Puzzles and games can symbolically picture to the mind our effort to “get it together.” There are certain puzzles in which, if we get one piece in order, we may cause another piece to be out of place. Such puzzles dramatize this dilemma: if we are not careful in our solution, the negative will reappear somewhere else in our life. There is a sense that although a solution is difficult to effectuate, it is possible.

The Rubik’s Cube puzzle accords with our a priori sense that life starts out “whole,” and that somehow it all gets disarranged. The primordial unity is symbolized by each of the colors being in place. The blues are on one side, the reds on another, greens on a third and so on. The jumbling of the cubes has a mythic significance. It symbolizes life hopelessly mixed up in a multiplicity, a chaos, or just a mess.

It is akin to what happens in the philosopher Anaximander’s cosmogony. There is an original unity called, “The Boundless.” Out of the Boundless emerge the four elements: earth, air, fire and water. Then these elements fight with each other, creating strife and chaos. The nursery rhyme, Humpty Dumpty, tells the same story. The One, the original cosmic egg, falls and splinters and splatters into a mess. Whether the truth is told cosmologically, mythically, in a puzzle, or in a children’s nursery rhyme, it is the same story. We start out whole; life becomes a mess. Somehow it must come together again if we are to inhabit a universe, and not a chaos of conflicting opposites.

What is the driving force of your life? Is it not the assumption that you can “get it together?” If you run into difficulties, you think that you must work harder or that you need to be more clever. You are confident that you have a solution, but then you realize that your new solution has caused — continuing our Rubik’s Cube analogy — one of the colors to be misplaced. You realize that you do not have it together. You succeeded in getting your mother-in-law to vacate your premises, but now you have no one to babysit. The result is that your suffering is conserved. But “hope springs eternal;” you remain confident, and try again.

Over time, the dark thought may come to you that pertinacious efforts to make life work are to no avail. This is because in life, unlike in Rubik’s Cube, it is not simply a matter of difficulty in getting it together, in bringing the conflicting opposites into a unity. You suspect that it cannot be unified at all, that what you are attempting to accomplish in life is simply contradictory.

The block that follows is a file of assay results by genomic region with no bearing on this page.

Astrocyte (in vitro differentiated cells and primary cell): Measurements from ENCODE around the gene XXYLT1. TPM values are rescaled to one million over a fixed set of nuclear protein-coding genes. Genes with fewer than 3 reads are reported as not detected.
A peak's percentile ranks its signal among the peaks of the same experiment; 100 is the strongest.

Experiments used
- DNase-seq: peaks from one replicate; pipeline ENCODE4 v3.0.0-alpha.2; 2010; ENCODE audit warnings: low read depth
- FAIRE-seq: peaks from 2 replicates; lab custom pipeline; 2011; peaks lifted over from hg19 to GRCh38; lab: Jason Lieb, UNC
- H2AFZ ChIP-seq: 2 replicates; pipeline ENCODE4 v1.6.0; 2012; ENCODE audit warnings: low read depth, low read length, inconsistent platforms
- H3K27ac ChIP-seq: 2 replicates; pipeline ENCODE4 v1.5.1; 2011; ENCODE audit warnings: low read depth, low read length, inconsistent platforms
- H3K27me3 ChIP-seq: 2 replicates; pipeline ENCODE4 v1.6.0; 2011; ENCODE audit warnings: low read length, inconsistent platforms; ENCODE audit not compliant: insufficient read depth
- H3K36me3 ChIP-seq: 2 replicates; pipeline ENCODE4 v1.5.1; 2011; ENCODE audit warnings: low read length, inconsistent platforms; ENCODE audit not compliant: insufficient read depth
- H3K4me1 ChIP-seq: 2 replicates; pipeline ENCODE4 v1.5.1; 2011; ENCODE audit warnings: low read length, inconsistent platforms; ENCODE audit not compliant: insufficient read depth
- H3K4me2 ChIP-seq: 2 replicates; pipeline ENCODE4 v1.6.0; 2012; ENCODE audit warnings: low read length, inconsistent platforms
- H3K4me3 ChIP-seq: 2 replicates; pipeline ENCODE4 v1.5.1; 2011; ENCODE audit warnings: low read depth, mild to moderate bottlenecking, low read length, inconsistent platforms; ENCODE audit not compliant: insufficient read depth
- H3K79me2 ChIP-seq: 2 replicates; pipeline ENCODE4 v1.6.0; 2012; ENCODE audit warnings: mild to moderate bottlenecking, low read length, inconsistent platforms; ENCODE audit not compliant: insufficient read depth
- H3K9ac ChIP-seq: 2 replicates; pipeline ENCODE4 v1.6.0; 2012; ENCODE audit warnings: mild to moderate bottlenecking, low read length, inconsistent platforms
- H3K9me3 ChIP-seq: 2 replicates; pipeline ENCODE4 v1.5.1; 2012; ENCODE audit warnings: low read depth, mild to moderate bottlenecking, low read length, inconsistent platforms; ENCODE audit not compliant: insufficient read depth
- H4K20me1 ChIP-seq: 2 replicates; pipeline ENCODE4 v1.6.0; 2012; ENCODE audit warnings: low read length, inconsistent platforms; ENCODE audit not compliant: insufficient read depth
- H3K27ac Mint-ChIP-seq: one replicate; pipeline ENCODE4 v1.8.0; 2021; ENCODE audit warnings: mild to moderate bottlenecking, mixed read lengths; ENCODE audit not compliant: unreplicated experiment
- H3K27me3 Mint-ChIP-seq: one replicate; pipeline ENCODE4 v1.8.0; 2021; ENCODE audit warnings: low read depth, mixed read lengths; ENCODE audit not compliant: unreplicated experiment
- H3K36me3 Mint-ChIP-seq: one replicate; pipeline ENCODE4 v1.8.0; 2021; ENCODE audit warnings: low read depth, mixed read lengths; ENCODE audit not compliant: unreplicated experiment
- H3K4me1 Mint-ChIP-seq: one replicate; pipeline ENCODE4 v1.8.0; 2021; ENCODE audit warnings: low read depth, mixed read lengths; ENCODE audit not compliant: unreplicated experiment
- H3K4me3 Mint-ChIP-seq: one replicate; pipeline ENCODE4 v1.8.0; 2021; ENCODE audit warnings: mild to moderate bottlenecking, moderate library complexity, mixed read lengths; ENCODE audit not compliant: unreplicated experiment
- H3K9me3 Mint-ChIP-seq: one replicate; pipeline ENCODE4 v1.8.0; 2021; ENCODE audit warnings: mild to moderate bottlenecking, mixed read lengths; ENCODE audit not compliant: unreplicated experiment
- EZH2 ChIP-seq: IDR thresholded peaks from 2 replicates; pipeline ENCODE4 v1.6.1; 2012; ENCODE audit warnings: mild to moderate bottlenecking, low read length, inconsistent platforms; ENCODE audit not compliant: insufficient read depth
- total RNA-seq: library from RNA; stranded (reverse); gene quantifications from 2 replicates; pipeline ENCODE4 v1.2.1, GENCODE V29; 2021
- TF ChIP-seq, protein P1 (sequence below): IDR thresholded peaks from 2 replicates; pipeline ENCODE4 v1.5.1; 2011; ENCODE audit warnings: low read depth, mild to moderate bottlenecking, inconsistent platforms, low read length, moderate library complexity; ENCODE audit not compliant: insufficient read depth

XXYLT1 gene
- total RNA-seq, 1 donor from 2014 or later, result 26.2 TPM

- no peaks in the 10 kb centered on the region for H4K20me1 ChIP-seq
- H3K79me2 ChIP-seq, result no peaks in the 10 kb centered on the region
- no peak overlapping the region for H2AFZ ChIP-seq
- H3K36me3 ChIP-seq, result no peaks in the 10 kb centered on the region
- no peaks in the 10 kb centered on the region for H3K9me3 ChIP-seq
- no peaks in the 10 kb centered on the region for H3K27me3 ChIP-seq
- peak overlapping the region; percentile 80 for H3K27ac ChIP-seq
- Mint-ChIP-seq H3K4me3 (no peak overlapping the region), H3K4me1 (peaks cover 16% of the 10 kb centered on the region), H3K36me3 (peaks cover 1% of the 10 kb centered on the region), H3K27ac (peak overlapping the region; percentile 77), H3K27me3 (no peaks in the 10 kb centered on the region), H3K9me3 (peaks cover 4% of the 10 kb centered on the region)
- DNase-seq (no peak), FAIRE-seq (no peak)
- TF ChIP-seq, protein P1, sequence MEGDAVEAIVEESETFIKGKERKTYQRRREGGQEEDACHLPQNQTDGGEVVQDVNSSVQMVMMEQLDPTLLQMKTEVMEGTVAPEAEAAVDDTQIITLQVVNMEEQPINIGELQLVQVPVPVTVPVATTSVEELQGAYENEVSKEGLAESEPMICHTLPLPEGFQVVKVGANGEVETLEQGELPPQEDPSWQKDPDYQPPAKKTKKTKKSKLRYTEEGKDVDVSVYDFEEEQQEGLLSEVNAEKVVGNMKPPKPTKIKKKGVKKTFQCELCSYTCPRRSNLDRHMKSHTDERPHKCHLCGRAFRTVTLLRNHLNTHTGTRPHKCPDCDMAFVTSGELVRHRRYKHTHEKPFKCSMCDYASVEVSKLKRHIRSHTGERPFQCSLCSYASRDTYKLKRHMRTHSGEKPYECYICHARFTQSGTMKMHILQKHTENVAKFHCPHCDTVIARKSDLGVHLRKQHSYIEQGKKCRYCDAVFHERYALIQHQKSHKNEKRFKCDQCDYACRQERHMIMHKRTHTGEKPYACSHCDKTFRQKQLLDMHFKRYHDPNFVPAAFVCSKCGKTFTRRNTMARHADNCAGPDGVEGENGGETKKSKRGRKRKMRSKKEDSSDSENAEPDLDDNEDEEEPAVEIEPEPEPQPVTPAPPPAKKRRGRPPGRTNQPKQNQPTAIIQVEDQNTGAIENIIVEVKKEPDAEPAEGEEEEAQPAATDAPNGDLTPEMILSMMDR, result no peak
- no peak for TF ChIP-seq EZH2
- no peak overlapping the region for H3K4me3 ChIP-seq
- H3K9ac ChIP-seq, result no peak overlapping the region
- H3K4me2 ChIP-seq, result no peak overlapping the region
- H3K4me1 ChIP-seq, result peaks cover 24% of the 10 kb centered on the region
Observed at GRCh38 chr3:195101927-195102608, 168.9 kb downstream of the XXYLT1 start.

Human life is riddled with contradiction. For example, women are often required by men to be feminine, unreflective, and immediate. But they are then criticized if they are not also self-directed, reflective and responsible. And they are urged to be both ways, not alternately, but simultaneously. Likewise, men are often urged to be strong and directive, but they also are asked to show feelings — and to be both ways simultaneously. The task that men and women demand of each other is no more possible than, while driving, to make a left turn and a right turn at the same time. The contradictions that appear in relationships are but a species of an ultimate contradiction, which we have yet to explore.

Could it be that the game that we have been handed to play, at birth, is a contradiction? Will there always be Rubik’s cubes out of order? Must all attempts at a solution merely alter the form that suffering takes? Is man’s effort to find self-fulfillment really a “mission impossible?” For existentialists, such as Jean Paul-Sartre, the answer to these questions is a dreadful “yes.” We shall explore Sartre’s conclusions, in more detail, in subsequent chapters. But let us assume, for the moment, that Sartre was correct in his dark assessment of the human condition. Where, then, lies the road beyond existentialism?

The Road Paved with Paradoxes

The boon of self-knowledge turns out to be quite different than what you may initially hope it will be. It doesn’t give you “an answer.” On the contrary, it questions the answer that you are already living and which is not proving satisfactory. An “answer” is an inner image of what you hope would bring you fulfillment. It is an image that guides everything you do. It is the hidden blueprint of your life.

Examining this blueprint allows you to clearly know if your answer can succeed, or whether it is founded on a contradiction. Perceiving that your answer is contradictory allows you to let go of it. Nothing is more liberating than abandoning a “mission impossible.” Here, then, is life’s great paradox. The perception that what you are attempting to accomplish is impossible — because it is predicated on a contradiction — elevates your awareness to a level beyond the contradiction, and therefore beyond despair. The silver, that can be found lining every cloud, is liberating Self-knowledge. Here, then, lies the path beyond existentialism.

What was broadly outlined in this introductory chapter will be brought into sharper focus, beginning in Part II. There we shall explore how The Conservation of Suffering Principle operates in specific contexts, such as erotic love, economics and psychotherapy. But, before doing so, we must unmask the shape-shifter of human suffering! In the next few chapters, we shall discover the basic contradiction that lies at the root of all suffering.

Note: Yes, there is more, and it is still being written. Various projects keep getting in my way. I do, though, explore the conservation of suffering in my book “Awakening with the Enemy,” particularly in the context of relationships. If you engage my philosophical counseling services, we shall explore it in the context of your own life. That could be rather exciting! — Mark Dillof